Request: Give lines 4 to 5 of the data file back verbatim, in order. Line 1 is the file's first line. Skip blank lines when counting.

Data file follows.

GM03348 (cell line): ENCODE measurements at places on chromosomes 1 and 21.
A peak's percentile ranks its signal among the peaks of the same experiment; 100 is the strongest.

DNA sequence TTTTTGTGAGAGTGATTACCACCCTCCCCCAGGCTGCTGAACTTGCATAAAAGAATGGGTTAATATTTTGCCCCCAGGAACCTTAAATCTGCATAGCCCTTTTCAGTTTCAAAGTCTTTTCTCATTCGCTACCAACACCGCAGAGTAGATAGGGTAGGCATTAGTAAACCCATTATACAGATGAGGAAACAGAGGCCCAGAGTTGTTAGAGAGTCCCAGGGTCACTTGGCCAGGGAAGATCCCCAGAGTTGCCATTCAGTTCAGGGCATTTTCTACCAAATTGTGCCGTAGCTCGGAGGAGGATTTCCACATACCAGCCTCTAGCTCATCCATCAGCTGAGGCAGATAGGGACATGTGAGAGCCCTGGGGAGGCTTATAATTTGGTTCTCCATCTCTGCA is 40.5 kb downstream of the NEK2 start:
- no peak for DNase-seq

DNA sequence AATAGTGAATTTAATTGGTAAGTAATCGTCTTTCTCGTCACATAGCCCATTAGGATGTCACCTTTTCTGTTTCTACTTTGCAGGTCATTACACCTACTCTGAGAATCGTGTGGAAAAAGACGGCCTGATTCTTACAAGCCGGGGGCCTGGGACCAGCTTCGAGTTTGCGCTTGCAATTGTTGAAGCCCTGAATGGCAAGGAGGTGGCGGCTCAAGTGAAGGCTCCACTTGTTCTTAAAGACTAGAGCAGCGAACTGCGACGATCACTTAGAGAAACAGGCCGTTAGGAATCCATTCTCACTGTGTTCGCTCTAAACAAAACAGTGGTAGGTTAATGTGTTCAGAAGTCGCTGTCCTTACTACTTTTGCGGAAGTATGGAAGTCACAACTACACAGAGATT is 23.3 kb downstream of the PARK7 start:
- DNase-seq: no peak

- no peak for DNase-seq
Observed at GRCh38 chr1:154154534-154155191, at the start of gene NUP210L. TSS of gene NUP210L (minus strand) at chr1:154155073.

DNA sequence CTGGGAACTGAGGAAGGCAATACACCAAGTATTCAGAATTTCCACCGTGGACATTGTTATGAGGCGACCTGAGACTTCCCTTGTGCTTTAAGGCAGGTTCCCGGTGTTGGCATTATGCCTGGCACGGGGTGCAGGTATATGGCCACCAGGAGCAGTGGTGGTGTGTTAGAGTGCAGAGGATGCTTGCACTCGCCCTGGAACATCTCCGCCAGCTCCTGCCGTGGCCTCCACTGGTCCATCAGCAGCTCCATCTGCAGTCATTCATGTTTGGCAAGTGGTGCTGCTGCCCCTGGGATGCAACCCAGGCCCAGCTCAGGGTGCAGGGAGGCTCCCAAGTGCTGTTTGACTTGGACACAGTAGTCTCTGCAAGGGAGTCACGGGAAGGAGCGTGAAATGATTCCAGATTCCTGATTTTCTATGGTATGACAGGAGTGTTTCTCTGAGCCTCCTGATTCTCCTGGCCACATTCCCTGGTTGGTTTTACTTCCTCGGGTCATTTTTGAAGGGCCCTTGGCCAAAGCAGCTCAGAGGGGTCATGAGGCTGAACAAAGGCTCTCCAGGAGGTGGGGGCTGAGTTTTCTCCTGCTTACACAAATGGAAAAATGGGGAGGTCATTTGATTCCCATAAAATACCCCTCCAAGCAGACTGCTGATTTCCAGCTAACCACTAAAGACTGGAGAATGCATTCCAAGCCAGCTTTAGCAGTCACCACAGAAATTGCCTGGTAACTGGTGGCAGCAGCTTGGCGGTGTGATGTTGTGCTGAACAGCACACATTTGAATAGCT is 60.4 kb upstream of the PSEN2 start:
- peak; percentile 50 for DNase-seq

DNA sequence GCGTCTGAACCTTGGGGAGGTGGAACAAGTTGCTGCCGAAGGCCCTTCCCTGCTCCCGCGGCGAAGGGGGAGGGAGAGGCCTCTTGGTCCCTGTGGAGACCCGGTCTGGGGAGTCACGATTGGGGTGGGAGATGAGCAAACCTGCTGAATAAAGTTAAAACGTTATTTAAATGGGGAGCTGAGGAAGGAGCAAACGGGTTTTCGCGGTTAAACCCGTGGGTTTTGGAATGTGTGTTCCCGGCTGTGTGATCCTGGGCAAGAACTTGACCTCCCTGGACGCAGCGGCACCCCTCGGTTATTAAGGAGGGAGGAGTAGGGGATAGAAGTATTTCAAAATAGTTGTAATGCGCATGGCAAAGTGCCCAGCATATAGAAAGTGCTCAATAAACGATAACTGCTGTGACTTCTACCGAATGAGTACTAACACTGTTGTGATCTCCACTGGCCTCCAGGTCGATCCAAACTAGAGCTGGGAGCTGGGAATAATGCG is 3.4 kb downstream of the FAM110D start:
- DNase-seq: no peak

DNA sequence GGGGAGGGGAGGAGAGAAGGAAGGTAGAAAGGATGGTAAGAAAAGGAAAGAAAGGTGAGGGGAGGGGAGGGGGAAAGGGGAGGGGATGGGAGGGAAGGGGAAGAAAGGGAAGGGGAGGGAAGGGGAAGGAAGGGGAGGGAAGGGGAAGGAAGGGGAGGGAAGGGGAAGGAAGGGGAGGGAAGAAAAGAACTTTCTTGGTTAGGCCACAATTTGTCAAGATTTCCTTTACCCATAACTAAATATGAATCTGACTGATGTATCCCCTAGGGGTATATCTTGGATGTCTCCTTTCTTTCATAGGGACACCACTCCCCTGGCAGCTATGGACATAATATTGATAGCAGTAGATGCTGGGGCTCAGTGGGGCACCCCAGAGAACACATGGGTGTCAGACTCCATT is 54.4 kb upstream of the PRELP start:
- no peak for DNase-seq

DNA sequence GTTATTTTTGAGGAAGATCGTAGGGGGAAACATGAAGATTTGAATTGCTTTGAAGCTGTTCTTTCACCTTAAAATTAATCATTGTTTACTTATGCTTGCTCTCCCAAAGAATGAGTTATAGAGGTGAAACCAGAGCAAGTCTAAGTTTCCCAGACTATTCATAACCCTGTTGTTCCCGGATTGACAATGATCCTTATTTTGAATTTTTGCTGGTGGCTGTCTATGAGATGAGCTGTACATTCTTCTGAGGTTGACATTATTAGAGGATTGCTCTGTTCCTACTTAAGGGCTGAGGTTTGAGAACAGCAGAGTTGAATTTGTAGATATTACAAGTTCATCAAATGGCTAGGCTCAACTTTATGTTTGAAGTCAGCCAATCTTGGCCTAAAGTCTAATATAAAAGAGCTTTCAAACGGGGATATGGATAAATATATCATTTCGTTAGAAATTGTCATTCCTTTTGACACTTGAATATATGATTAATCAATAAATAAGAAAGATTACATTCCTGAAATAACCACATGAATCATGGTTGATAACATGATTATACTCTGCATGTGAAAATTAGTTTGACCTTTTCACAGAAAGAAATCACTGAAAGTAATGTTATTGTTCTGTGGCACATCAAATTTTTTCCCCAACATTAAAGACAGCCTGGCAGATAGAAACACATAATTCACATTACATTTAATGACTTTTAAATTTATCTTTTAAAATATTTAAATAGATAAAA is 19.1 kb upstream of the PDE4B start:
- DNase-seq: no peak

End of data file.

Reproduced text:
- no peak for DNase-seq

DNA sequence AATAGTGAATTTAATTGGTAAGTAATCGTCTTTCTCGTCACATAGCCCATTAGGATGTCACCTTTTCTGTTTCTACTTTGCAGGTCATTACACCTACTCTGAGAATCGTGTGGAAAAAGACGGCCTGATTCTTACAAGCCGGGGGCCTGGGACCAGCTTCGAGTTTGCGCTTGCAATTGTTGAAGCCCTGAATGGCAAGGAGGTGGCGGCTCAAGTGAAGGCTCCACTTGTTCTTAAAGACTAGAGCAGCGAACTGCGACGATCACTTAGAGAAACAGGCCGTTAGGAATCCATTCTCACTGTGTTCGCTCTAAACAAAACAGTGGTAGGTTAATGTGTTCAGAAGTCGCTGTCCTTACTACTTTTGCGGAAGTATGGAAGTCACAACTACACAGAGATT is 23.3 kb downstream of the PARK7 start: